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This Day in Sports History: June 25

This Day in Sports History: June 25

This Day in Sports History: June 25

The history of sports is both vast and rich, thanks to the existence of so many different ones and the longevity associated with them. With so much history to cull through, Athlon Sports wanted to offer the opportunity to look back and see what memorable things happened or milestones were reached on a specific date.

With that in mind, June 25 is the day in which a great NFL career was cut short by tragedy and the San Antonio Spurs drafted a player who led them to a title two years to the day later.

1939: British racecar driver Richard Seaman died of burns after his car caught fire after crashing into a tree during the Belgian Grand Prix.

1947: Jimmy Doyle died of severe head trauma from an eighth-round knockout by Sugar Ray Robinson at the Cleveland Arena. Robinson gave the earnings from his next four fights to Doyle's mother.

1948: Joe Louis successfully defended his heavyweight championship with an 11th-round knockout of Jersey Joe Walcott at Yankee Stadium. It was Louis' 25th and last title defense.

1979: The NBA Draft was held at New York's Plaza Hotel. The Los Angeles Lakers selected Michigan State point guard Magic Johnson with the first pick, the New York Knicks took San Francisco Center Bill Cartwright with the third, and the Milwaukee Bucks got Arkansas guard Sidney Moncrief with the fifth.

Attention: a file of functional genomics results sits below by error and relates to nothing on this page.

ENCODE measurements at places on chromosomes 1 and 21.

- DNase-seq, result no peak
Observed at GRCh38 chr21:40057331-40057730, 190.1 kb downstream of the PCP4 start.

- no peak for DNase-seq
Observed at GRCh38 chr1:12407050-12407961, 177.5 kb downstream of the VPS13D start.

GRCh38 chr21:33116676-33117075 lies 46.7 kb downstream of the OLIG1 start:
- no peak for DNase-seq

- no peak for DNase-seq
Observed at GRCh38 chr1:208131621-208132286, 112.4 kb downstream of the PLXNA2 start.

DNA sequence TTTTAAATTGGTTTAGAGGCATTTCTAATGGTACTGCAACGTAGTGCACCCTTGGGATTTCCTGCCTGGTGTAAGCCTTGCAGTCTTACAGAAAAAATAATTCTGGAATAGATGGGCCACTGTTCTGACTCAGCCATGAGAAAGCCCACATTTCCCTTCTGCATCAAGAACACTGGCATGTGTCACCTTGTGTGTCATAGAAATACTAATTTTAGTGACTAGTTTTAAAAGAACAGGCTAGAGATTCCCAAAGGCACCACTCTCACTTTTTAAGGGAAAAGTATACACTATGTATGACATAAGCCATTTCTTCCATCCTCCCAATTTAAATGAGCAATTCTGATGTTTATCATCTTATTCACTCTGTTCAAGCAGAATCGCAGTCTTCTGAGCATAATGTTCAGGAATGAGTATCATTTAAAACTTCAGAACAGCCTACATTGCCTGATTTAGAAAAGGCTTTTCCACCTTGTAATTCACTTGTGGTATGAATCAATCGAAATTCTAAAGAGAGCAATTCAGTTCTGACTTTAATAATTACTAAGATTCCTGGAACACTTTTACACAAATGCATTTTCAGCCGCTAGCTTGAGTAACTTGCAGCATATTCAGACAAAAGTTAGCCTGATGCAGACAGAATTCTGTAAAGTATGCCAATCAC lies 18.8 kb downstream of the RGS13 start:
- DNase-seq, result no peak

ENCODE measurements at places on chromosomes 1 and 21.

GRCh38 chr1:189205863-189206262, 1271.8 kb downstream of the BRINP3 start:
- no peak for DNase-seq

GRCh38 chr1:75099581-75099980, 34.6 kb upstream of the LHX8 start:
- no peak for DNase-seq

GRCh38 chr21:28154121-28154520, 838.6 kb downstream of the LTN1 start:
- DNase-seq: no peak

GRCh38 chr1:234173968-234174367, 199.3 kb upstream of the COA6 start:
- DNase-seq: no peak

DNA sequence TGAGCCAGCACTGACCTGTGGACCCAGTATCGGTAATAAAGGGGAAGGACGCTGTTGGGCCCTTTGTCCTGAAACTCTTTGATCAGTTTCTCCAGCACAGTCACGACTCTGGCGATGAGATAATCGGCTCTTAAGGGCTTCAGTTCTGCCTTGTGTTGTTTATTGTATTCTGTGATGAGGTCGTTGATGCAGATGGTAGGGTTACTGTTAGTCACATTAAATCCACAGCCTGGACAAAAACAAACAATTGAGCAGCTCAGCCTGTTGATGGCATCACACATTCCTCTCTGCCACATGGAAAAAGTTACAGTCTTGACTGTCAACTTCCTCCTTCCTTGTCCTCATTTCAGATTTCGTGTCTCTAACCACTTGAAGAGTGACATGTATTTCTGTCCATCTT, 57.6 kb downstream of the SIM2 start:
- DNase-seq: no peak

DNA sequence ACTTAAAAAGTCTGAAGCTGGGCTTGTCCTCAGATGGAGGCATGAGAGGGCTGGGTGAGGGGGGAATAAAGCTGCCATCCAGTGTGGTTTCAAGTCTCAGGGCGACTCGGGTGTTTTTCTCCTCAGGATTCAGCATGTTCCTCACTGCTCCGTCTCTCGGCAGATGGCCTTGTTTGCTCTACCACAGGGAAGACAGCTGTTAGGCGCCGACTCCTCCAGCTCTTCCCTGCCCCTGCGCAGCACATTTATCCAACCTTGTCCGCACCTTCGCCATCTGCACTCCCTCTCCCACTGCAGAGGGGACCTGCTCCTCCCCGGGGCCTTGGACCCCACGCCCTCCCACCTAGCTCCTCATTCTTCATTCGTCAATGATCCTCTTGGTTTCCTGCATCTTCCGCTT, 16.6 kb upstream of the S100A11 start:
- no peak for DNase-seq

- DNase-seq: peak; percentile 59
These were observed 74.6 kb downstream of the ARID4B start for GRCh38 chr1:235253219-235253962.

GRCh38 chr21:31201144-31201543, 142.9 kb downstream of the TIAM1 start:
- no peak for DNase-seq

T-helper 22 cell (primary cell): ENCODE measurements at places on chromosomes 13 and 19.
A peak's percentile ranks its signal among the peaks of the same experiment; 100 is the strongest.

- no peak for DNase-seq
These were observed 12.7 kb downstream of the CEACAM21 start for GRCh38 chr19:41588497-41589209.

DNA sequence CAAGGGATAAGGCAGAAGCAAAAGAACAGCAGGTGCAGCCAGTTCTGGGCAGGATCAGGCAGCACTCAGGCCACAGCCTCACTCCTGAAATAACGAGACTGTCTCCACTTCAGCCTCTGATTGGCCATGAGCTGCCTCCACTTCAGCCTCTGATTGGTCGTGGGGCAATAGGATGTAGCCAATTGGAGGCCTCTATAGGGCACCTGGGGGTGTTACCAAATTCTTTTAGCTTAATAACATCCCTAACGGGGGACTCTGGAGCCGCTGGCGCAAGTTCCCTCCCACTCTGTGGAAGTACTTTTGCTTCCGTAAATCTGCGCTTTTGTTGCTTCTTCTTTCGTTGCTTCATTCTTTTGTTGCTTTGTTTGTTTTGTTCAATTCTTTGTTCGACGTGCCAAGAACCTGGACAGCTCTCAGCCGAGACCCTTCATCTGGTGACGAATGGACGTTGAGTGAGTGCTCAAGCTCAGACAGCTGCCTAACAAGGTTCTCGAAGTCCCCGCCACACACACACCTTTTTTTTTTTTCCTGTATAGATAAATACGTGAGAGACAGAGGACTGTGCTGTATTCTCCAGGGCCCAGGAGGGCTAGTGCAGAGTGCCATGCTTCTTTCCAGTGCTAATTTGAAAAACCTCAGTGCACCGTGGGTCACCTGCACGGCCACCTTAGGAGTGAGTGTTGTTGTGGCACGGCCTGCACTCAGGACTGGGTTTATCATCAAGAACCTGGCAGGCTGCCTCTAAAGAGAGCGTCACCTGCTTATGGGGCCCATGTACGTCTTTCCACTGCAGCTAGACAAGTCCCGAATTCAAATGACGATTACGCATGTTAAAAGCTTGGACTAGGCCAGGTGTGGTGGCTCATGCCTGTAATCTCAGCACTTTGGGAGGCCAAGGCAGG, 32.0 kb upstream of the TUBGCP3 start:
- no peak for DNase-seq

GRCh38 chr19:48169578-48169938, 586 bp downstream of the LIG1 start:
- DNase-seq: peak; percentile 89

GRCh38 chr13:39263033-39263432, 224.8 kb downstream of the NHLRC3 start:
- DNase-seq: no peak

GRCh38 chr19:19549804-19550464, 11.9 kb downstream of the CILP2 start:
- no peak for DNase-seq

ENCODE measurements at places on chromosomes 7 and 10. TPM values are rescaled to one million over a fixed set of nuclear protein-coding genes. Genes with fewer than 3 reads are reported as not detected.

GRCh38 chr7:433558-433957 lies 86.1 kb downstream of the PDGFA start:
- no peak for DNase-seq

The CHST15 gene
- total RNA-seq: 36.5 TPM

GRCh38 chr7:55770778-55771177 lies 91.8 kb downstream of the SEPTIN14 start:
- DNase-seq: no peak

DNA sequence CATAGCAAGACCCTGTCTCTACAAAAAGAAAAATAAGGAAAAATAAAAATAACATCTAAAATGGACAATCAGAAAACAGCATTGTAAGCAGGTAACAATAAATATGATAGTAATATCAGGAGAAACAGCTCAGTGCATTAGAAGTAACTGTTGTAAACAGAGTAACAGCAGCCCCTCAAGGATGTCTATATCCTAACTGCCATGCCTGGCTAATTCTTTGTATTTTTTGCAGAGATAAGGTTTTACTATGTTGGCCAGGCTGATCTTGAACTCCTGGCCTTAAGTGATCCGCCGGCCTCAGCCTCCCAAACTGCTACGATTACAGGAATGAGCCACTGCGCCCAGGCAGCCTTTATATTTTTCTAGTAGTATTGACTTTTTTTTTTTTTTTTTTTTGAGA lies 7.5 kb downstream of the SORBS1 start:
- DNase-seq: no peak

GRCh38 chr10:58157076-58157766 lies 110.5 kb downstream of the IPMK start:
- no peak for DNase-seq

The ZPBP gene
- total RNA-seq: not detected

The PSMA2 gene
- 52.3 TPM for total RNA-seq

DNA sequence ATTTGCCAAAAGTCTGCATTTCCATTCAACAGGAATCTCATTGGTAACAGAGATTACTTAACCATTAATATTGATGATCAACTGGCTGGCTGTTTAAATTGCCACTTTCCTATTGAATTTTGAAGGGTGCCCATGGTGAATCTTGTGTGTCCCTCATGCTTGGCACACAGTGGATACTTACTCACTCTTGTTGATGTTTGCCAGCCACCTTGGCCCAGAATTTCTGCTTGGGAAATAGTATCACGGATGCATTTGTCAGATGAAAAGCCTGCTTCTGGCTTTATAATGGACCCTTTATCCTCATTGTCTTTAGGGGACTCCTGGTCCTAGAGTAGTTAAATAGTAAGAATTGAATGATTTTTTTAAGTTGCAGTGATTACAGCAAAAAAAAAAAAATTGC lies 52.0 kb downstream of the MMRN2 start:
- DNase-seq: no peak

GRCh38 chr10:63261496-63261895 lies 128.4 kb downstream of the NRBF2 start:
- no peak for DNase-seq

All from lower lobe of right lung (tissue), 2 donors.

1992: Jerome Brown died in a car accident in Brooksville, Florida, at 27. The Philadelphia Eagles defensive tackle had been named first-team All-Pro for the second season in a row, and the franchise retired his No. 99 before the first game of the 1992 season.

1997: The NBA Draft was held at the Charlotte Coliseum. The San Antonio Spurs selected Wake Forest center Tim Duncan with the first pick, and the Toronto Raptors took Mt. Zion Christian Academy (Durham, N.C.) forward Tracy McGrady with the ninth.

1999: Tim Duncan scored 31 points as the San Antonio Spurs beat the New York Knicks 78-77 to win the NBA Finals in five games. Duncan was named the Finals MVP.

— Written by Aaron Tallent, who is part of the Athlon Contributor Network. Tallent is a writer whose articles have appeared in The Sweet Science, FOX Sports' Outkick the Coverage, Liberty Island and The Washington Post. Follow him on Twitter at @AaronTallent.